Honoring a local legend
WARREN – There’s still a seat open for Tony Napolet in the John F. Kennedy Eagles football coaching office.
“We don’t sit in the chair,” current Eagles coach Dave Pappada said. “I have a tremendous amount of respect for him and everything he’s gone through health-wise. The kids loved him in 1963 and they loved him up until the last game he ever coached. They have the same respect, and that’s amazing.”
Napolet, who coached in the area for 29 seasons at Niles McKinley and JFK, will be honored for his lengthy service to the sport he loves when he will be among six inductees into the Ohio High School Coaches Hall of Fame Friday in Columbus. He was nominated by Pappada and a collection of other coaches who felt Napolet’s induction is long overdue.
Napolet has dealt with numerous health issues related to diabetes in recent years but plans to be in attendance for the ceremony. He’ll receive 10 minutes to speak after being introduced by Pappada.
“It’s really nice because your peers put you there,” Napolet said. “I’ll thank everybody and that’s it. I’ll leave it at 10. I have lots of stories, but I’ll save those for later.”
Napolet began coaching in 1963 as an assistant for Niles coach Tony Mason. He accepted the head coaching position at JFK in 1970 and compiled a 26-2-2 record in three seasons before returning to Niles. Shortly after a six-year stint at Niles (1973-78) he coached at St. Mary’s Junior High School. In 1991 he returned to JFK and led the Eagles to a state championship that year.
Napolet resigned after the 2011 season because of health issues. He finished with a career record of 214-104-3 that included 12 appearances in the state playoffs.
“It was a tremendous ride,” Napolet said. “I made a lot of long friendships.”
Pappada was a player on the 1963 Niles team that won the Associated Press state championship. In 1991 he was an assistant coach on JFK’s state championship team.
“He (Napolet) went to Marquette, which is in Milwaukee, and my mom is from Milwaukee,” Pappada said. “It was like fate. You won’t find a better coach than ‘Nappy.’ He’s not only a great coach but an impressive individual.”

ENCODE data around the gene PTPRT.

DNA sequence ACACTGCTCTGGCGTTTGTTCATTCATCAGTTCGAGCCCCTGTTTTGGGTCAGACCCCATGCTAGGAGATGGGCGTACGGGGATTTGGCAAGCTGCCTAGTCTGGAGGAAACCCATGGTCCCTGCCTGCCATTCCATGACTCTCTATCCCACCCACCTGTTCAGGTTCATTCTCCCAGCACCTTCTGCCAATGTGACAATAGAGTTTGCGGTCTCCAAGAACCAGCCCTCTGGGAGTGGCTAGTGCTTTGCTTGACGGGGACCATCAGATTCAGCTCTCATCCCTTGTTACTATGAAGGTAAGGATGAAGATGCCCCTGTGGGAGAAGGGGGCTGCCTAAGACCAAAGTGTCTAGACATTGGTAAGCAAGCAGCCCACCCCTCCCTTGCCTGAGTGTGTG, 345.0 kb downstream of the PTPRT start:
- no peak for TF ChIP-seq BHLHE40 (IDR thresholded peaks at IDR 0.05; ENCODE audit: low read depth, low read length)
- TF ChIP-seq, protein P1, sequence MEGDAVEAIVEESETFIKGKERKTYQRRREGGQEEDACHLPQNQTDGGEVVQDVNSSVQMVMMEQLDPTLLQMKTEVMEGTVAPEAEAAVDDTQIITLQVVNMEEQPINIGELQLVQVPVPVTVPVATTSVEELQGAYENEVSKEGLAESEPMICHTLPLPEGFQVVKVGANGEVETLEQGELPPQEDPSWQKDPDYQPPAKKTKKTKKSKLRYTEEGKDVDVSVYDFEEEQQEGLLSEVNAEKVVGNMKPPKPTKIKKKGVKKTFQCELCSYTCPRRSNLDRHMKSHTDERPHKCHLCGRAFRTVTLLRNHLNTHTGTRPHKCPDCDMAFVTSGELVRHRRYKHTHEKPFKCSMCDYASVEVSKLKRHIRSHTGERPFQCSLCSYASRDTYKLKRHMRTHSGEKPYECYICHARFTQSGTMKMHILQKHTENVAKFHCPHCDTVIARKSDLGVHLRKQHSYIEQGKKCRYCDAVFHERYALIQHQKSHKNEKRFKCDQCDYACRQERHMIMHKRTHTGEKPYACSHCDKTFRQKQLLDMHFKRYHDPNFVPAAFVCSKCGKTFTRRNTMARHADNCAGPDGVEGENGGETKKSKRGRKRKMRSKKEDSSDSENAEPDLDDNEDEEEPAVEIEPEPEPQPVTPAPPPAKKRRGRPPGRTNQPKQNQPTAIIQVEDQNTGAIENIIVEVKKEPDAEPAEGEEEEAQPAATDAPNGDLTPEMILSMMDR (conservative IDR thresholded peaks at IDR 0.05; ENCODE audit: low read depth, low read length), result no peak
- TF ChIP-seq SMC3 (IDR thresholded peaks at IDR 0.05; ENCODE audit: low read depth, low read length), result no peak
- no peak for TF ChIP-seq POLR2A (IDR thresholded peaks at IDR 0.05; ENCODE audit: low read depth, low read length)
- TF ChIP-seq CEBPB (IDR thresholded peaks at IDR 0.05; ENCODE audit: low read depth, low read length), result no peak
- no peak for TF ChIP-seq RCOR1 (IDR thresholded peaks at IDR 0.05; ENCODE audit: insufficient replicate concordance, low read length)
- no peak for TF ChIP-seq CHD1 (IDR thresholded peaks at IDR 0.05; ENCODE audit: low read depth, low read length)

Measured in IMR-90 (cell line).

Several coaches from the area spoke in Napolet’s behalf for induction, including Pappada, Jim McQuaide of Solon, Reno Saccoccia of Steubenville and Tom Pavlansky of Lakeview.
“A lot of us felt it was long overdue,” Saccoccia said. “Tony has been such an inspiration in high school coaching since the 1960s. He not only helped players, but he helped coaches getting started off in the right direction.
“I never played for Tony, but as an individual he did things the way I like to do things. I feel I try to keep a calm, cool and collected manner, as he did. He was always under control and always had his kids’ best interests in mind.”
Nothing ever seemed to faze Napolet during games. There were undoubtedly times when his emotions surfaced, but he never let the opponent see him sweat under the collar.
Napolet was a delight to work with for reporters because of his easy-going manner. You literally couldn’t tell if the Eagles had won or lost gauged by the way Napolet acted.
“That’s hard to be like that,” Sassoccia said. “He’s so driven. You see his facial emotions, which are nothing like he is on the inside. They’re turning just like other coaches, but he doesn’t show it like them.”
Napolet talks about wanting to get back into coaching on a level lower than high school. Then there’s always that empty chair in the coaches’ office at JFK.
“I talked to him this morning,” Pappada said. “He was on the phone recommending a coach for a job. That’s the way he is. He’s a very approachable guy. Win or lose he’s the same person. Very humble. Just a love for the game of football and a love for the kids and the coaching family in general. I’d say coaching is a calling, and we’re glad he answered the call.”